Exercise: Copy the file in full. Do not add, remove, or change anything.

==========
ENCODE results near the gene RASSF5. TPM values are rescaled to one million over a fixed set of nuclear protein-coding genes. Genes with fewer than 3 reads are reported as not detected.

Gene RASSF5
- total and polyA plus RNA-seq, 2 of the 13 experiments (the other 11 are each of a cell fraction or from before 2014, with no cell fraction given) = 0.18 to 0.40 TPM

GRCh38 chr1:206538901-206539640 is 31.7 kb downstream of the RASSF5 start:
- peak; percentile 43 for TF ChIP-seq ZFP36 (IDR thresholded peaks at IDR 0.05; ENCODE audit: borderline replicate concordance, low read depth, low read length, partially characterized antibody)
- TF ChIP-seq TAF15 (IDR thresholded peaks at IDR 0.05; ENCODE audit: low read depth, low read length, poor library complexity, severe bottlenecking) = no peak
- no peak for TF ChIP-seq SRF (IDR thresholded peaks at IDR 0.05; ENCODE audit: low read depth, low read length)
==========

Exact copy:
ENCODE results near the gene RASSF5. TPM values are rescaled to one million over a fixed set of nuclear protein-coding genes. Genes with fewer than 3 reads are reported as not detected.

Gene RASSF5
- total and polyA plus RNA-seq, 2 of the 13 experiments (the other 11 are each of a cell fraction or from before 2014, with no cell fraction given) = 0.18 to 0.40 TPM

GRCh38 chr1:206538901-206539640 is 31.7 kb downstream of the RASSF5 start:
- peak; percentile 43 for TF ChIP-seq ZFP36 (IDR thresholded peaks at IDR 0.05; ENCODE audit: borderline replicate concordance, low read depth, low read length, partially characterized antibody)
- TF ChIP-seq TAF15 (IDR thresholded peaks at IDR 0.05; ENCODE audit: low read depth, low read length, poor library complexity, severe bottlenecking) = no peak
- no peak for TF ChIP-seq SRF (IDR thresholded peaks at IDR 0.05; ENCODE audit: low read depth, low read length)